(7) Health and fitness. As a consequence of people doing more exercise and developments in technology (see below) people are fitter for longer and live longer too. Indeed, the average life longevity is increasing all the time, depending on what part of the world you live in, especially in developed countries. Expect the average life span to be about 95, at least, within a decade.
(8) Fake news. As people become tired of so-called “fake news”- a term coined by President Donald Trump- and find social media does not give them the range of answers they are seeking, the media will be less criticized over “fake news” than before. But this will take about next five years. Of course, by that time Donald Trump may have served two terms, and a new president is unlikely to use the words. Television, radio and press will regain some of ground that they have lost since the advent of “fake news”.
(9) Travel. People, including people over 50, will travel more widely. And as the population ages the demand for travel will become much greater in this age group too, often because this group has more disposable income. But as the world becomes more mobile, the risk of disease spreading becomes greater- as the outbreak of coronavirus shows.
(10) Technology. As technology evolves it’s important to stay ahead of the game. Technology can be categorised into a number of areas, one of which is which artificial intelligence (AI ) which may include machine learning and robots. It’s already impacting our businesses, government and communities in real and tangible ways.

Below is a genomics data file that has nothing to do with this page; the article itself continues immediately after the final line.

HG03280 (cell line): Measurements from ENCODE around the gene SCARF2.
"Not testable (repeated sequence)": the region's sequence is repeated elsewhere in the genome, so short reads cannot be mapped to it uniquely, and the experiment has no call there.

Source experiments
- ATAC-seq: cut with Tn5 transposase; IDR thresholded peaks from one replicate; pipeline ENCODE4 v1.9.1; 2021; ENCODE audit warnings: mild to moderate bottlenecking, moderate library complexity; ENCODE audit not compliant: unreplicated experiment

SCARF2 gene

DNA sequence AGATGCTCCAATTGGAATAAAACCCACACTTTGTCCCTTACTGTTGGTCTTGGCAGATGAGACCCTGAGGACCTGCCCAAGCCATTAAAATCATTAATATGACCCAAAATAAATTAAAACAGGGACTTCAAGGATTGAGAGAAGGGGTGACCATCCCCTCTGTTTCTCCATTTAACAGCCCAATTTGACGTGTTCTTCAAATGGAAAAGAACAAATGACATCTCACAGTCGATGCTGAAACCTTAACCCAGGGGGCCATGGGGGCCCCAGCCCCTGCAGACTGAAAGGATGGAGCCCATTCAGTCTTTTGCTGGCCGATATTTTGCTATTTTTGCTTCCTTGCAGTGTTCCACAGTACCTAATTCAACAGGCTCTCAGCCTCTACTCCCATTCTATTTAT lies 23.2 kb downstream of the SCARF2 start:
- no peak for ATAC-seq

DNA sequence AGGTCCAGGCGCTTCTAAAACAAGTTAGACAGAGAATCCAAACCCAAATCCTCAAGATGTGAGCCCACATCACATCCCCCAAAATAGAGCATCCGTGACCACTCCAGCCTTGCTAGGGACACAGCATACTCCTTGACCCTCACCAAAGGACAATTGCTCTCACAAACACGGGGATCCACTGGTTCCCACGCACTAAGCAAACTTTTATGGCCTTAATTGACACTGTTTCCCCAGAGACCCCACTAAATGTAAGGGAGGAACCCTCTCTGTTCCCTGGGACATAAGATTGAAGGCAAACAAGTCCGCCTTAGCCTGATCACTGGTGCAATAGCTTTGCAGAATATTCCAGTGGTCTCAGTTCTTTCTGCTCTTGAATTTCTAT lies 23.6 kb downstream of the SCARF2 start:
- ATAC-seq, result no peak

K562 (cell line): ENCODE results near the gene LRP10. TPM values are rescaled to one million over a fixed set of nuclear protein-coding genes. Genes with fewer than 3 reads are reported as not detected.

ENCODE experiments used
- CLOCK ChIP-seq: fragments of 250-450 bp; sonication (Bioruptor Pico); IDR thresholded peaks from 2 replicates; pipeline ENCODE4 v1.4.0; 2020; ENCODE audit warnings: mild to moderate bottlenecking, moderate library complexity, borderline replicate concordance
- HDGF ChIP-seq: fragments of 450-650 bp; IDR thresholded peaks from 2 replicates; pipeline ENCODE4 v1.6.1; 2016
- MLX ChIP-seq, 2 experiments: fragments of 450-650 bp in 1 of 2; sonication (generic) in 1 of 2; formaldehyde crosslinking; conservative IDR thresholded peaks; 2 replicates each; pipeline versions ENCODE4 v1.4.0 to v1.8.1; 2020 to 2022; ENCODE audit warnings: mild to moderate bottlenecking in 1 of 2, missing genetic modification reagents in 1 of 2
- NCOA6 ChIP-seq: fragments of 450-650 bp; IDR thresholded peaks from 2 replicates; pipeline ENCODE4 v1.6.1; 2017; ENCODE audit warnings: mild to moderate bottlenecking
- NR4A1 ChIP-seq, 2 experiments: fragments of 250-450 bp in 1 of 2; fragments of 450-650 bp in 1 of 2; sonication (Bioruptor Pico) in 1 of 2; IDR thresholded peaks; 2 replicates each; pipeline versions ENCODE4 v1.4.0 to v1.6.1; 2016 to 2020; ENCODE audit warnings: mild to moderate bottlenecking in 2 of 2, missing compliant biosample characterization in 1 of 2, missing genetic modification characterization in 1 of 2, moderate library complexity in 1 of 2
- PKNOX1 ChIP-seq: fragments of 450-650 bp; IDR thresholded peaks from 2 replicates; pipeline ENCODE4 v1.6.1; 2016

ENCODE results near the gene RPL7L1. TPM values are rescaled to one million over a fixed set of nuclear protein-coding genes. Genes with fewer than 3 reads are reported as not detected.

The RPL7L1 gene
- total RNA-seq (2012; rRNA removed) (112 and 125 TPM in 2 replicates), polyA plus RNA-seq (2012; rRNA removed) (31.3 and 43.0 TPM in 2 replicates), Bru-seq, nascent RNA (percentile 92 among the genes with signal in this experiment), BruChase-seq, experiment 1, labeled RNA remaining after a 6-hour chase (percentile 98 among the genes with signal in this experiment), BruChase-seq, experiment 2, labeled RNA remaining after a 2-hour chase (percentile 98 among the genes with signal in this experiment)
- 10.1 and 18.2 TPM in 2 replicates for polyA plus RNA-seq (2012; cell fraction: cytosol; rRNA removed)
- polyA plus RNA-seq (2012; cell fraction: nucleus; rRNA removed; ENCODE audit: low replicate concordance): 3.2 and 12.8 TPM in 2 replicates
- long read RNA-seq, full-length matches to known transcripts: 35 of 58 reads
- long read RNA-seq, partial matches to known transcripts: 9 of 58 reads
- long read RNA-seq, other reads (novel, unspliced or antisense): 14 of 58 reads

AI has been around since 1956, and has been widely used in everyday activities, including navigation apps, streaming services, smartphone personal assistants, ride-sharing apps, home personal assistants, robots, and smart home devices. AI is also used to schedule trains, assess business risk, predict maintenance, improve energy efficiency, and money-saving tasks.
AI can help provide improved healthcare through better insights from patient medical and environmental data, precision medicine and more targeted, personalised treatment plans. AI can also mean a reduction in health costs through better scheduling and optimisation of health assets and workforce.
As well as healthcare and robots, AI will provide improved earthquake prediction models and environmental management such as energy reduction. There can also be more affordable housing from construction sector efficiencies. The older generation can also benefit by having an enhanced customer experience in call centres for example.
Virtual reality (VR) and augmented reality (AR) can also help enormously in rehabilitation after injury as well as entertainment, education and marketing.
Blockchain will also play a significant role in protecting information such as personal medical data.
Driverless cars (otherwise known as autonomous vehicles) will also become commonplace and are allegedly safer and easier to drive. As such, there will be many drivers, in their late 80s or 90s and accident rates are expected to fall.
Photo: Carole Railton (copyright) "Looking upwards to the future".